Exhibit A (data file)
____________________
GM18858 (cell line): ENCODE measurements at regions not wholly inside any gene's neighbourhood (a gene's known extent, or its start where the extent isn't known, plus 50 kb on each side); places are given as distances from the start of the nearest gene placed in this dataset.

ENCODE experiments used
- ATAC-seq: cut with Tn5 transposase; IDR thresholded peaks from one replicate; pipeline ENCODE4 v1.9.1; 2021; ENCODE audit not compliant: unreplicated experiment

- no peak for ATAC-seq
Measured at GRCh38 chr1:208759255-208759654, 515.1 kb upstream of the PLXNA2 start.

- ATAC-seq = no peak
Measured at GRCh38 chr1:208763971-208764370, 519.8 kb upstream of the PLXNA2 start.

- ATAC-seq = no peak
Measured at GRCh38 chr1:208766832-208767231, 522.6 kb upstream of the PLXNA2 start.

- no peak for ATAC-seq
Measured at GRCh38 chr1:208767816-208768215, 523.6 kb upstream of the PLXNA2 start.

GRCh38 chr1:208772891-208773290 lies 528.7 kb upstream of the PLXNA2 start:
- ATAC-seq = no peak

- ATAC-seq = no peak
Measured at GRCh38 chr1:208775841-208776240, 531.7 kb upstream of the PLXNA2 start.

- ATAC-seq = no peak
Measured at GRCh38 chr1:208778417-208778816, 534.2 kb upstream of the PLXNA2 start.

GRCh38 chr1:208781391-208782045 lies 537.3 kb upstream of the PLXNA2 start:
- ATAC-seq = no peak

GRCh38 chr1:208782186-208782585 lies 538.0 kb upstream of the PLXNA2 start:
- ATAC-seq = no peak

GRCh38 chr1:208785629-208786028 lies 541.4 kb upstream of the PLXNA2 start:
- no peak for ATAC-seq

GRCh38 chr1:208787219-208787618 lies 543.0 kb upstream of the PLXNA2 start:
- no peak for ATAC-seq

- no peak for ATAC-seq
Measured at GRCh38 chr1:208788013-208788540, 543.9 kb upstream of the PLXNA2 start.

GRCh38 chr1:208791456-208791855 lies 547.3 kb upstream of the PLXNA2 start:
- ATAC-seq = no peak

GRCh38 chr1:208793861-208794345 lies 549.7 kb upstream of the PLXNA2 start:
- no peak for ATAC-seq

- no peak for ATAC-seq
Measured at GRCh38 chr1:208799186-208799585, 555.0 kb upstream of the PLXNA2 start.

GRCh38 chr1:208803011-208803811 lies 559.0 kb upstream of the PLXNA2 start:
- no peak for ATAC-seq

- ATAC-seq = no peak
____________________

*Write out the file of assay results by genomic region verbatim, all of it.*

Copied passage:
GM18858 (cell line): ENCODE measurements at regions not wholly inside any gene's neighbourhood (a gene's known extent, or its start where the extent isn't known, plus 50 kb on each side); places are given as distances from the start of the nearest gene placed in this dataset.

ENCODE experiments used
- ATAC-seq: cut with Tn5 transposase; IDR thresholded peaks from one replicate; pipeline ENCODE4 v1.9.1; 2021; ENCODE audit not compliant: unreplicated experiment

- no peak for ATAC-seq
Measured at GRCh38 chr1:208759255-208759654, 515.1 kb upstream of the PLXNA2 start.

- ATAC-seq = no peak
Measured at GRCh38 chr1:208763971-208764370, 519.8 kb upstream of the PLXNA2 start.

- ATAC-seq = no peak
Measured at GRCh38 chr1:208766832-208767231, 522.6 kb upstream of the PLXNA2 start.

- no peak for ATAC-seq
Measured at GRCh38 chr1:208767816-208768215, 523.6 kb upstream of the PLXNA2 start.

GRCh38 chr1:208772891-208773290 lies 528.7 kb upstream of the PLXNA2 start:
- ATAC-seq = no peak

- ATAC-seq = no peak
Measured at GRCh38 chr1:208775841-208776240, 531.7 kb upstream of the PLXNA2 start.

- ATAC-seq = no peak
Measured at GRCh38 chr1:208778417-208778816, 534.2 kb upstream of the PLXNA2 start.

GRCh38 chr1:208781391-208782045 lies 537.3 kb upstream of the PLXNA2 start:
- ATAC-seq = no peak

GRCh38 chr1:208782186-208782585 lies 538.0 kb upstream of the PLXNA2 start:
- ATAC-seq = no peak

GRCh38 chr1:208785629-208786028 lies 541.4 kb upstream of the PLXNA2 start:
- no peak for ATAC-seq

GRCh38 chr1:208787219-208787618 lies 543.0 kb upstream of the PLXNA2 start:
- no peak for ATAC-seq

- no peak for ATAC-seq
Measured at GRCh38 chr1:208788013-208788540, 543.9 kb upstream of the PLXNA2 start.

GRCh38 chr1:208791456-208791855 lies 547.3 kb upstream of the PLXNA2 start:
- ATAC-seq = no peak

GRCh38 chr1:208793861-208794345 lies 549.7 kb upstream of the PLXNA2 start:
- no peak for ATAC-seq

- no peak for ATAC-seq
Measured at GRCh38 chr1:208799186-208799585, 555.0 kb upstream of the PLXNA2 start.

GRCh38 chr1:208803011-208803811 lies 559.0 kb upstream of the PLXNA2 start:
- no peak for ATAC-seq

- ATAC-seq = no peak